Go (Outside on a Rainy Day)


It’s no secret to anyone that I love playing boardgames. I will usually never pass up the opportunity to sit down around a table with some nice people and put our minds together over some fun, interative game. (By the way, if I do decline a game invite then I’d recommend calling an ambulance as I may well be very sick).

Of all the games I have played and enjoyed, nothing compares to my love for the game of Go. Known as Igo (囲碁) in Japan, Baduk (바둑) in Korea or Weiqi (圍棋) in China, it is one of the oldest boardgames in existence and, in my humble opinion, the greatest. It definitely hasn’t been around so long for no good reason.

I’ll be writing a blog post in the near future that introduces the game and my history with it, but for now I wanted to share with you a nice experience I had last week.

I met with a local friend in Berlin who makes a living out of visiting schools across Berlin and teaching the children how to play Go. The weather was appalling — pouring down with rain with the occasional cracks of thunder ahead. Naturally I suggested sitting indoors at the cafe where we met, but he insisted on sitting outdoors under a canopy that extended out in front of the store. I was sure that we’d get soaked through before we even began playing but it turned out to be a lovely afternoon of gaming. The rain was coming down in blankets not 2 or 3 inches from where I sat, splashing up from the tops of nearby parked cars and the heads of unfortunate passers-by. It was a very surreal but enjoyable experience to be out in such weather yet having the majority of my mental capacity taken up trying to prevent my opponent from crushing me.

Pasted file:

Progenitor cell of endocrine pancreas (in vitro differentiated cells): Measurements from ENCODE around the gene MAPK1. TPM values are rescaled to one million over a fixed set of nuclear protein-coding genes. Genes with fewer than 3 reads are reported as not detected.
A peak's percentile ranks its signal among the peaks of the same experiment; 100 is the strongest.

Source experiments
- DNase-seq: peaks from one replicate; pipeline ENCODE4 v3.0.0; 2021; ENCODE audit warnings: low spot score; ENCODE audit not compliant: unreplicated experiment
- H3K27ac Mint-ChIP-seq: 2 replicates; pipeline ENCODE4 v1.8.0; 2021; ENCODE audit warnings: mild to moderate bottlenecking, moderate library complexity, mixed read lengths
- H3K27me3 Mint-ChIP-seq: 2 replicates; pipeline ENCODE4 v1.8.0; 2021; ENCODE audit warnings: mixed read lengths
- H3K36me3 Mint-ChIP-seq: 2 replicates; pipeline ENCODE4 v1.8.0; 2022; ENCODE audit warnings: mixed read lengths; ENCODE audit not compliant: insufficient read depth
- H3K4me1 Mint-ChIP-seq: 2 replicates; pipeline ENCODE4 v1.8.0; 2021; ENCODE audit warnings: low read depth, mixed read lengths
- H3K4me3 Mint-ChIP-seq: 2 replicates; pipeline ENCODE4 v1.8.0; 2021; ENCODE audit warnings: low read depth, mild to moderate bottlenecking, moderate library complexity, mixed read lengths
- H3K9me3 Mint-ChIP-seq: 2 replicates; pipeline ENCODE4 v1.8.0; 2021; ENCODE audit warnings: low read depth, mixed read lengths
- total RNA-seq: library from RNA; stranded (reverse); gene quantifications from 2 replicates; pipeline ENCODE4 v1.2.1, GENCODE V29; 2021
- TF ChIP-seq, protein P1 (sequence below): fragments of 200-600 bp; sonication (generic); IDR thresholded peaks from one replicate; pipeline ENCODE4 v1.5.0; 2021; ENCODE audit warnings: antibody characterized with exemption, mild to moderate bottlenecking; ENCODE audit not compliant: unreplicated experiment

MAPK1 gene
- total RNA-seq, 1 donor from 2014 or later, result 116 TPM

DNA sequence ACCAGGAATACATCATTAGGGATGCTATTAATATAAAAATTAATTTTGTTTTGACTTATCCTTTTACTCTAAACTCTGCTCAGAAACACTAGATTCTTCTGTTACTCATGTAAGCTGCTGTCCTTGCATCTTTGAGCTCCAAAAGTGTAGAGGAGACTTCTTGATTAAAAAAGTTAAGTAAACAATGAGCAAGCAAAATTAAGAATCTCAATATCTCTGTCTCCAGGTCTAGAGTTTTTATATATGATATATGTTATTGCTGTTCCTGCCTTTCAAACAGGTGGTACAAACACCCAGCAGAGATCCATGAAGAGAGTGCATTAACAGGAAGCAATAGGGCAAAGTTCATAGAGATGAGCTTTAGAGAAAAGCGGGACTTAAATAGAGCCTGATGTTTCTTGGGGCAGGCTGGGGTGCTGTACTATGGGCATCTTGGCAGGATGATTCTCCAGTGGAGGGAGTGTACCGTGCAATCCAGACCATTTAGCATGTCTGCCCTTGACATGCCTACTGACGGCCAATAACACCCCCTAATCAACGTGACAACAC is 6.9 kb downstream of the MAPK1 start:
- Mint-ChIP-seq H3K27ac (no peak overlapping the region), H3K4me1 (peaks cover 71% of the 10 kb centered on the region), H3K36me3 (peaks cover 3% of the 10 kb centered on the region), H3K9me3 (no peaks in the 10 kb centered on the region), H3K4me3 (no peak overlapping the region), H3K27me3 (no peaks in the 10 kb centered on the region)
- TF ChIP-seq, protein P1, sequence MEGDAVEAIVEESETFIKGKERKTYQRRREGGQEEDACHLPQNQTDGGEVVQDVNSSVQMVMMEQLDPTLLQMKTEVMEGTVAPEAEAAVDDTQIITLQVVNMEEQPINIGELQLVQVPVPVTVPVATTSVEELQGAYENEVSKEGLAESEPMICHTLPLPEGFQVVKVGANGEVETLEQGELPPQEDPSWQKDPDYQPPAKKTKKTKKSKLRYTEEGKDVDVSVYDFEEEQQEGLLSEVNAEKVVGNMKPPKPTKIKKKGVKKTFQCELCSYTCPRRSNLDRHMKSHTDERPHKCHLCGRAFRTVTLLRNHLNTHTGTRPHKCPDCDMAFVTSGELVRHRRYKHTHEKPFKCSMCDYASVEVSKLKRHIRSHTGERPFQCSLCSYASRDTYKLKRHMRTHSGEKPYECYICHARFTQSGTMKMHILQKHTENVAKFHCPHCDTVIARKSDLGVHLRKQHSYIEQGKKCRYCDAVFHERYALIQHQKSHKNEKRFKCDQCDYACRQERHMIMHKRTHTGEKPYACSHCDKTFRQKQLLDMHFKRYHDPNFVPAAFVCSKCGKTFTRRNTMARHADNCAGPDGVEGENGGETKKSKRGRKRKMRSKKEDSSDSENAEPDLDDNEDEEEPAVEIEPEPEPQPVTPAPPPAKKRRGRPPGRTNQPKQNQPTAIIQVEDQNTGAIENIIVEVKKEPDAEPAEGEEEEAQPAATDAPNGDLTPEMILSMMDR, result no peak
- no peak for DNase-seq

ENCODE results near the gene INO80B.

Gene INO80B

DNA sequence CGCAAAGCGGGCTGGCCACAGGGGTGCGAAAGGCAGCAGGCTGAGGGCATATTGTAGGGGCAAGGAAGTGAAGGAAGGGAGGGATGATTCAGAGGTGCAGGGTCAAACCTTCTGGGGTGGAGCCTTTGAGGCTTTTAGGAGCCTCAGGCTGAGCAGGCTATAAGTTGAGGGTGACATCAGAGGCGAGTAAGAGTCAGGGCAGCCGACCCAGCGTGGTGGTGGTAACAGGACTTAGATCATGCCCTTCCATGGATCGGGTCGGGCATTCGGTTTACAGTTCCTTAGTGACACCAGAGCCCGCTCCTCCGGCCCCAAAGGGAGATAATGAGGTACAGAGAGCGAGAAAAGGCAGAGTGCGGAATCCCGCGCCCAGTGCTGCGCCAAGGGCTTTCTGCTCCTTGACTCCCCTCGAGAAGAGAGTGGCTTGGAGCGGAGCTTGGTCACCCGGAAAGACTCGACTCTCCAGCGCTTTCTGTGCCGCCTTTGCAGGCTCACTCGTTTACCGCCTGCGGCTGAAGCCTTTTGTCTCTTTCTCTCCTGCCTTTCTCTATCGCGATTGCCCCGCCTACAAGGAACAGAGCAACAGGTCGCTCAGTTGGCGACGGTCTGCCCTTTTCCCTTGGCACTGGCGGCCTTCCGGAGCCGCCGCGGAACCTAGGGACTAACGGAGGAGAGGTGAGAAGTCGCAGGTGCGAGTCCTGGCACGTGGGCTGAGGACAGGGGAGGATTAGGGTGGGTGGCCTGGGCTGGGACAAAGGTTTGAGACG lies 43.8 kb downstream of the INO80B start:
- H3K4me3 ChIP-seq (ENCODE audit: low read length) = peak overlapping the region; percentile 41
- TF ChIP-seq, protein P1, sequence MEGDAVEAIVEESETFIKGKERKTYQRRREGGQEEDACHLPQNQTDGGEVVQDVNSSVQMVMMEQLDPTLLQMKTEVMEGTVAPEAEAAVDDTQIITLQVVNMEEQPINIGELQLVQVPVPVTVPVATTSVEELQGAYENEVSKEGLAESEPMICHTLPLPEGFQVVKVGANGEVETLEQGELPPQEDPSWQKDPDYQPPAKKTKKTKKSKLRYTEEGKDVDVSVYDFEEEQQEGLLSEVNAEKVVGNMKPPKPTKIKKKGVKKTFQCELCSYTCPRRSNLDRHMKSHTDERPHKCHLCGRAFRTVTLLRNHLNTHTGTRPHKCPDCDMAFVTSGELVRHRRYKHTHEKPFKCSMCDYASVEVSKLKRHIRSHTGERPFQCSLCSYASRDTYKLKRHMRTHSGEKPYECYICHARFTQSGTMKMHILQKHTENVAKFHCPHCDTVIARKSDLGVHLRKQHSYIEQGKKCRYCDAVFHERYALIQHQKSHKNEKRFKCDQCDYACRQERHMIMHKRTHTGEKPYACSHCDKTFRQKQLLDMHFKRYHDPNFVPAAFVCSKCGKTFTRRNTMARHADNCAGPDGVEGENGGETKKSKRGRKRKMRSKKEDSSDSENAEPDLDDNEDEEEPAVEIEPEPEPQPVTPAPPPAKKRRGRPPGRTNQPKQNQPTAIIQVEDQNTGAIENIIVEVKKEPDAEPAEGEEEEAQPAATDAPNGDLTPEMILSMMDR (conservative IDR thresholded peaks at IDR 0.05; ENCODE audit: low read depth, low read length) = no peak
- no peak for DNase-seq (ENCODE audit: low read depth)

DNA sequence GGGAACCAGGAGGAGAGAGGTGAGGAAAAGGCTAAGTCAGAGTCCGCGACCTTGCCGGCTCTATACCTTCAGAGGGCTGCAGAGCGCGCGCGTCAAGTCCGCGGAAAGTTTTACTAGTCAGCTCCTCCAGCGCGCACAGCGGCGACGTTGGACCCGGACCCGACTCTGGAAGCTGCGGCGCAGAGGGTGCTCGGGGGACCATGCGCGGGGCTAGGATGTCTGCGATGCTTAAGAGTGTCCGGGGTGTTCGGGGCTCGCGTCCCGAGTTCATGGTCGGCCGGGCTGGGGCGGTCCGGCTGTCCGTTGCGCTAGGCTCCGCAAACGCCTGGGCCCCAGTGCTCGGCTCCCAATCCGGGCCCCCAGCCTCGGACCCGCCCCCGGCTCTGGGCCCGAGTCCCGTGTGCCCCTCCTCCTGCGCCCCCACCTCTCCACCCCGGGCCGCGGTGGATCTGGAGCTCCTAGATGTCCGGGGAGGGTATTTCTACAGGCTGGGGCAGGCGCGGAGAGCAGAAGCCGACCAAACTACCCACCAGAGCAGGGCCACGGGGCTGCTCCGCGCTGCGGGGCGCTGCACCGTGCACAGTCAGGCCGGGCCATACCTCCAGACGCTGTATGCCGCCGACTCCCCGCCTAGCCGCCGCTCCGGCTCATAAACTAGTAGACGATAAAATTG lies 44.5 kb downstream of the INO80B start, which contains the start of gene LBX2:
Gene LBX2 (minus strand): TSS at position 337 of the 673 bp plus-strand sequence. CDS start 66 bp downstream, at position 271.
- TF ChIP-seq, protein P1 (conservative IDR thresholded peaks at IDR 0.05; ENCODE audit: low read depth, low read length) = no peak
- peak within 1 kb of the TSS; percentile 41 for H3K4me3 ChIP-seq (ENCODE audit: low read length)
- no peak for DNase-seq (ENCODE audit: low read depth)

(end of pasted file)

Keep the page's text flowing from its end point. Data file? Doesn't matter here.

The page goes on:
To make things even more surreal, my friend brought along one of his (many) go sets with a very unique set of Go stones. Traditionally, like in chess, player’s pieces are either white or black. However, we played a game with translucent blue and yellow stones which reflected the sunlight and rainfall beautifully. I’m sorely tempted to seek out my own set of coloured glass stones but he told me that they were specially imported by a friend from Korea… so at least now I have yet another reason to visit Korea in the future!

Anyway, for now I’ll leave you with another view of our game but do check back soon for my full report on my all-time favourite game…. Go!


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